China for its part was only able to submit a map with the notorious "nine dash line" that claims 80% of the South China Sea, an indication that China is unable to summon up the diplomatic and strategic fortitude to pursue a reasonable resolution of the South China Sea mess.

Both China and Vietnam have attempted to gain US support for their position by granting oil exploration concessions in contested zones to US oil companies.

In the 1990s, China signed an exploration agreement with Crestone Energy that went nowhere; US officials assert that China warned off Exxon Mobil and BP from signing agreements with Vietnam for activities in the South China Sea.

The United States has been actively wooing Vietnam as a partner in matters of the South China Sea.

Before Clinton's speech to ASEAN, commander of US Pacific Command Admiral Willard visited Hanoi to announce American concern over the South China Sea disputes, which he declared to be a "vital US interest" because of the US$1.3 trillion in trade goods that pass through it. [6]

He was followed by Senator James Webb, the US Congress' point man for weaning smaller Asian authoritarian regimes such as Myanmar and Vietnam from the overbearing Chinese dragon.

Webb also raised the danger that some countries might use "force or threats of force" to advance their claims in the South China Sea, and called on all involved countries to abide by the Declaration on the Conduct of Parties in the East Sea (DOC). [7]

An influential US think-tank, the Center for a New American Security (co-founded by Assistant Secretary of State for Asia and the Pacific Kurt Campbell), introduced a new element: inviting Indonesia (now the object of intensive American diplomatic blandishments, including resumption of exchanges with the brutal Kopassus special forces) to serve as South China Seas peacemaker.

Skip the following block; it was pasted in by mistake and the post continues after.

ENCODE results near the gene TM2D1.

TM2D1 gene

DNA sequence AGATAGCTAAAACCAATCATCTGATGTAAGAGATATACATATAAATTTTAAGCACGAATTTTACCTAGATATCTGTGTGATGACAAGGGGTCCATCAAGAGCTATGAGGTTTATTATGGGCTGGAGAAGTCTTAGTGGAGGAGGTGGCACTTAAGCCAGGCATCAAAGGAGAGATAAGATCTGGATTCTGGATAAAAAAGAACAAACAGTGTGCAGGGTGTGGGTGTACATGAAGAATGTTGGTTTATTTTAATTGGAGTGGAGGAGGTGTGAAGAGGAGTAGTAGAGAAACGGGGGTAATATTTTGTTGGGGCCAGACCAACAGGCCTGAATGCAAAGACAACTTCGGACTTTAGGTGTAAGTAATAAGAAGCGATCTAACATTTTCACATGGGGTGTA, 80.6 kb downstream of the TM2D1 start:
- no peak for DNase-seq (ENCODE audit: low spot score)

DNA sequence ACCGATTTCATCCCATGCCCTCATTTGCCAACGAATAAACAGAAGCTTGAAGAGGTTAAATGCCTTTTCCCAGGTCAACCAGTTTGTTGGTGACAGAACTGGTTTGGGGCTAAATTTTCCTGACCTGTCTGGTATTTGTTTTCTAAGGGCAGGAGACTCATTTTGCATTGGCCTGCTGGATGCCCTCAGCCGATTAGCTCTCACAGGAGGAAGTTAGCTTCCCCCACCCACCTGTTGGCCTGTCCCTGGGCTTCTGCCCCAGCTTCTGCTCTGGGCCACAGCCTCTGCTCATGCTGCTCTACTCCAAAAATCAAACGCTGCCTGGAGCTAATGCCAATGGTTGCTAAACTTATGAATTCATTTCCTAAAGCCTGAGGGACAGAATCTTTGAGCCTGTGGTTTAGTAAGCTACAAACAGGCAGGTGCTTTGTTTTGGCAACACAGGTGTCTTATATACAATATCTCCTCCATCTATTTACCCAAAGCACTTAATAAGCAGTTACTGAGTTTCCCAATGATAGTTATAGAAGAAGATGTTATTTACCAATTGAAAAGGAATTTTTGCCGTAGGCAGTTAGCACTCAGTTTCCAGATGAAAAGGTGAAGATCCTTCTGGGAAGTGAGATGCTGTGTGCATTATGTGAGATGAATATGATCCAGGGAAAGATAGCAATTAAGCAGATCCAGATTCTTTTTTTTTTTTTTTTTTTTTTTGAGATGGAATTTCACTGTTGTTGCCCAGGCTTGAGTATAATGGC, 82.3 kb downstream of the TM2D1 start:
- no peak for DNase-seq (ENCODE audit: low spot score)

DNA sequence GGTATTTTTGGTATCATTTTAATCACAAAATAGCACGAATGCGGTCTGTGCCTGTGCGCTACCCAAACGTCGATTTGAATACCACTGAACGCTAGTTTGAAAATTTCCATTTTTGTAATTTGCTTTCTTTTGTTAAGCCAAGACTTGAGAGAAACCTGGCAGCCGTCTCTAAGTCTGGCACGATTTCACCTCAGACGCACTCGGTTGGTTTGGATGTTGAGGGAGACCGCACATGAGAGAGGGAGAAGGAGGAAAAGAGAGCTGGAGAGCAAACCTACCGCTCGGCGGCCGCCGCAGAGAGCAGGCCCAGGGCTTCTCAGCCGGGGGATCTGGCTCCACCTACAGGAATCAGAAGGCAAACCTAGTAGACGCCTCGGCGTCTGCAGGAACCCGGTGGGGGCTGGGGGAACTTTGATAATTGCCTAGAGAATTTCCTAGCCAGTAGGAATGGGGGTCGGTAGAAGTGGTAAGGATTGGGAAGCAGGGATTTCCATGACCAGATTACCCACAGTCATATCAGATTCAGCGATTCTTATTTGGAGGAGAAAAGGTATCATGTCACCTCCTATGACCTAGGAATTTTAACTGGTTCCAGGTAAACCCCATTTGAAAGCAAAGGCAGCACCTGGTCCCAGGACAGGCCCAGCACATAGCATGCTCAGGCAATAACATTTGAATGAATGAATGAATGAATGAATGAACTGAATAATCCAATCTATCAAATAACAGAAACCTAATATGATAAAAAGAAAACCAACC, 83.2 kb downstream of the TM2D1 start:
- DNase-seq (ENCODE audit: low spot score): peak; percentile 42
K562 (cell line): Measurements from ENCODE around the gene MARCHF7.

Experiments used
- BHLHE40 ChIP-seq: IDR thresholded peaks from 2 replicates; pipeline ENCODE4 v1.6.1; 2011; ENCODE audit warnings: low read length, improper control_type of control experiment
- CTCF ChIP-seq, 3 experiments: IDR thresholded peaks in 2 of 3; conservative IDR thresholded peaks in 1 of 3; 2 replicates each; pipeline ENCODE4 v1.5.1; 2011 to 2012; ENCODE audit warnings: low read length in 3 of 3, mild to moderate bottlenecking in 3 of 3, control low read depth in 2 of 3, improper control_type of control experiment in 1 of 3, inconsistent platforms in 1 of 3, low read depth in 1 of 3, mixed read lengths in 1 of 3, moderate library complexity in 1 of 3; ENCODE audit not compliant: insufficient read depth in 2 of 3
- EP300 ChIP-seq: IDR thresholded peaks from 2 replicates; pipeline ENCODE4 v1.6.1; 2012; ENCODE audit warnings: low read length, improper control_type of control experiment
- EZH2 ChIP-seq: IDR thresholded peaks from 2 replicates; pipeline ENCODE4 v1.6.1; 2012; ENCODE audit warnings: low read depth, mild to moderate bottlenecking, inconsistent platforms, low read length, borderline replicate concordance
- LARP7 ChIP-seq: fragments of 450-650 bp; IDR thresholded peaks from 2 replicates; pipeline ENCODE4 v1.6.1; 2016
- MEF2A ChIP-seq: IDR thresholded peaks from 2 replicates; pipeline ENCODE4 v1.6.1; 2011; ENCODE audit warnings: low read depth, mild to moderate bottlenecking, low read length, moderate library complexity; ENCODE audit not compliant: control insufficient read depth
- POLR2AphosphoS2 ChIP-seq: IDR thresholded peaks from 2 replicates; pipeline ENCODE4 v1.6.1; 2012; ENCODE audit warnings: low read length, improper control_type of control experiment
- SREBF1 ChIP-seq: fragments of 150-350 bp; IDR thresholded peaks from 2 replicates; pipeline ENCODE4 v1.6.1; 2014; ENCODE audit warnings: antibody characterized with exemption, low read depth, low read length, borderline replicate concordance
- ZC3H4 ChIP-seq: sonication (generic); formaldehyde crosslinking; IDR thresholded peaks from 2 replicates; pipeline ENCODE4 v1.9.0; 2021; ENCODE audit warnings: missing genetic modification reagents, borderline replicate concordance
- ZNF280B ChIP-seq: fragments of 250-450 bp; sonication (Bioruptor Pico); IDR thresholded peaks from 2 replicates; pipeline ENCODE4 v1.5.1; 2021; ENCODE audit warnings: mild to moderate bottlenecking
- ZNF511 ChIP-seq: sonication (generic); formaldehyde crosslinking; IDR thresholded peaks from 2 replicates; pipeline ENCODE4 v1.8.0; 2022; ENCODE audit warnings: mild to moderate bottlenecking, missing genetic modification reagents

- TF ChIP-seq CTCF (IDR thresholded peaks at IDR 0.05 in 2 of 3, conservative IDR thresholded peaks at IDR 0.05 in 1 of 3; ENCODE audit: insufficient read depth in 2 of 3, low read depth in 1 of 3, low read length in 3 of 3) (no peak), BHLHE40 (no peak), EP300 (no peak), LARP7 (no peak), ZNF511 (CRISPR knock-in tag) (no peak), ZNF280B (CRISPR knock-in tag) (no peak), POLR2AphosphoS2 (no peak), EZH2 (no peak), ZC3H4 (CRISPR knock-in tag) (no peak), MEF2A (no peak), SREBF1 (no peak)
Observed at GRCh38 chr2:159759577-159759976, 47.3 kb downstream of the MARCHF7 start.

Chinese Foreign Minister Yang Jiechi responded to these US maneuverings with an exasperated statement on the Ministry of Foreign Affairs website on July 25. Instead of asserting a "core interest", Yang framed the South China Sea matter - at least in the context of China's relations with its near neighbors - as one of "preserving China's sovereignty and lawful interests", later discussing China's "reasonable concerns" in the area.

He may have been responding to anxieties expressed in the Chinese media that, by seizing on the purported "core interest" framing, the United States had successfully boxed China into an untenable position of having to alienate its maritime neighbors in order to assert its superpower credibility vis-a-vis the US.

While his advocacy of bilateral talks instead of an ASEAN process to resolve the issue (though he did hold out the possibility of a meeting of ministers "when conditions were ripe") may not have been entirely persuasive, Yang was probably more convincing when he declared that there were no serious threats to peace, freedom of transit, or security in the South China Sea at present that justified "raising a hubbub".

Yang did not address Vietnam by name. But he made efforts to imply that critics that sided with outsiders against China would suffer the disapproval of their Asian peers: